The federal government is on track for another year of $1 trillion-plus deficts.
NEW YORK (CNNMoney) -- The federal government racked up an almost $780 billion deficit in the first six months of the fiscal year, according to new data from the Congressional Budget Office.
While that's quite a large number, it's actually $53 billion less than the same period last year, when the deficit totaled $829 billion.
The deficit is the annual gap between what the government spends and what it takes in. Accumulated deficits make up the national debt, which is currently north of $15 trillion.
The lower deficit for the first six months of the fiscal year is a product of slightly less government spending and an increase in revenues, or money collected by the government.
The CBO attributed about two-thirds of the $46 billion -- or 4.5% -- increase in revenue to corporations paying more in taxes. The government also collected more income tax from individuals. That's good news, as increased income tax collection indicates an improving economy and higher incomes for workers.
Total government spending dropped by $7 billion -- a very small number when compared to the total budget. But certain programs fared better than others.
Spending on Medicaid dropped $24 billion, and the government spent $15 billion less on unemployment benefits due to improvement in the job market in recent months. Defense spending declined by $9 billion.
Spending on Fannie Mae and Freddie Mac increased by $12 billion. Social Security benefit payments rose by $18 billion and spending on Medicare jumped $6 billion.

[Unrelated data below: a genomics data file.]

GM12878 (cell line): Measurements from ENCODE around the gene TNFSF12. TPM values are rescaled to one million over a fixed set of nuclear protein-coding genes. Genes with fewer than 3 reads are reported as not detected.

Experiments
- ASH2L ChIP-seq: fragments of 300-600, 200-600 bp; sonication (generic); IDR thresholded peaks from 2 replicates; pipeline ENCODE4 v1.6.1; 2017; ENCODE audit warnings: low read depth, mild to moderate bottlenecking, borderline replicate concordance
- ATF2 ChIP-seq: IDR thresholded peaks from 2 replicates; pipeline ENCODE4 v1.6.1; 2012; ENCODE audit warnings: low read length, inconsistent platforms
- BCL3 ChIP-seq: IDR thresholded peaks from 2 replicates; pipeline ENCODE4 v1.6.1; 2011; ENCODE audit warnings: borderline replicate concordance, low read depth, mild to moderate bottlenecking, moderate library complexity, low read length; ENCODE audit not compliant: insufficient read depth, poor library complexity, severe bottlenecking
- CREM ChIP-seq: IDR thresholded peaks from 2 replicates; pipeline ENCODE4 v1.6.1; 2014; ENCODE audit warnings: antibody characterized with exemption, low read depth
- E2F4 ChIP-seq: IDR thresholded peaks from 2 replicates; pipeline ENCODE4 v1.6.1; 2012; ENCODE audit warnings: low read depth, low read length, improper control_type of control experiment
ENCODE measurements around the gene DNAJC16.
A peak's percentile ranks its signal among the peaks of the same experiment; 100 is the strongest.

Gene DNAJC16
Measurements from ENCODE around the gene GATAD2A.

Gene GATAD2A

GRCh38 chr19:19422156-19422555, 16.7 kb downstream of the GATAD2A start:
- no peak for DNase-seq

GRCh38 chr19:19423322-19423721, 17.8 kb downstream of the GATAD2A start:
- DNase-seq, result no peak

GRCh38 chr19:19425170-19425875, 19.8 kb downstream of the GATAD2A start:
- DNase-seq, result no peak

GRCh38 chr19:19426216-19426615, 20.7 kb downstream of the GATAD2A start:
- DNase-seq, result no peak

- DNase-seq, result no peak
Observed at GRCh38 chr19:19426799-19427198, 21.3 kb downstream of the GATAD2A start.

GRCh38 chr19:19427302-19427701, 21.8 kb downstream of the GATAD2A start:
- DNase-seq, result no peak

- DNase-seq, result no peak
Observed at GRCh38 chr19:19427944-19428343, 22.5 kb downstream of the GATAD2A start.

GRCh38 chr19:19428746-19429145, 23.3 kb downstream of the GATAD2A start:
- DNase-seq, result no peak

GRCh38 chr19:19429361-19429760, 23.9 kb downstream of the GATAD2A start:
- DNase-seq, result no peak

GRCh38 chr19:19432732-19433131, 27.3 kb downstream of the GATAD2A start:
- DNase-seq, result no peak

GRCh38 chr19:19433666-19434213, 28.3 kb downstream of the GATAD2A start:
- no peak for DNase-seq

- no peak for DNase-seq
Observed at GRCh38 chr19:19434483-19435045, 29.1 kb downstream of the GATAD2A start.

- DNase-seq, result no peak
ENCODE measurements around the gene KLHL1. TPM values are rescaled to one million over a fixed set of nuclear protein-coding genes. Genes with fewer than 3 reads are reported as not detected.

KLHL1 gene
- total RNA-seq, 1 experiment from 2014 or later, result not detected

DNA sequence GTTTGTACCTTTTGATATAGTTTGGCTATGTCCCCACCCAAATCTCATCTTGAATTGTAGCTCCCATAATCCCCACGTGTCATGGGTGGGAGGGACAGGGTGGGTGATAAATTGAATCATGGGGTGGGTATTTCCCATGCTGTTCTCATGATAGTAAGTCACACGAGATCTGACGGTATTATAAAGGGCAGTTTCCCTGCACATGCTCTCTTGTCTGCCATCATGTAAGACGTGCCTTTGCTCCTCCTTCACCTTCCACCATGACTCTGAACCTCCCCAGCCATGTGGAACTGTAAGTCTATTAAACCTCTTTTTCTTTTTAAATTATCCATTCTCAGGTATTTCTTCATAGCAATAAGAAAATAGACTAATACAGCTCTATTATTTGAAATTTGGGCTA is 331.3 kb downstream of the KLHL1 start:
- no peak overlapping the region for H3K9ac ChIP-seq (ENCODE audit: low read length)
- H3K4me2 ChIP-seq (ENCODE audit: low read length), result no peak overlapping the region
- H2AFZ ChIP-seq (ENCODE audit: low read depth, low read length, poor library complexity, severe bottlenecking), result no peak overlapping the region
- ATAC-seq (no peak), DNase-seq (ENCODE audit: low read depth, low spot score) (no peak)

Last year, the federal government closed out its fiscal year in October with an estimated deficit of $1.3 trillion. That was the third straight year that the deficit exceeded $1 trillion.
The deficit will do so again this year -- marking the fourth straight year of $1 trillion-plus deficits.
This year, exactly how much money the government is spending relative to revenues is extremely important.
The deal cut this summer to end the debt ceiling standoff provided for a $2.1 trillion increase in the country's legal borrowing limit, which now stands at $16.394 trillion.
At the time, it was estimated that such an increase could carry the Treasury Department safely beyond the contentious presidential election season and into early 2013.
But now that Congress has extended the payroll tax cut, emergency unemployment benefits and the so-called Medicare doc fix -- only some of which was paid for -- there is a greater chance that U.S. borrowing could reach the debt ceiling sooner.
It's possible that the limit could be reached smack dab in the middle of the fiscal firefight that Congress is expected to have over the expiring Bush tax cuts. That's to say nothing of Election Day, which falls on Nov. 6 this year.
Should the limit approach, the Treasury Department could still avert a U.S. default by employing "extraordinary measures" -- such as suspending investments in federal retirement funds.
So even if Treasury is at risk of hitting the ceiling at the end of November, it's possible that its moves could take the risk of default off the table until early 2013.
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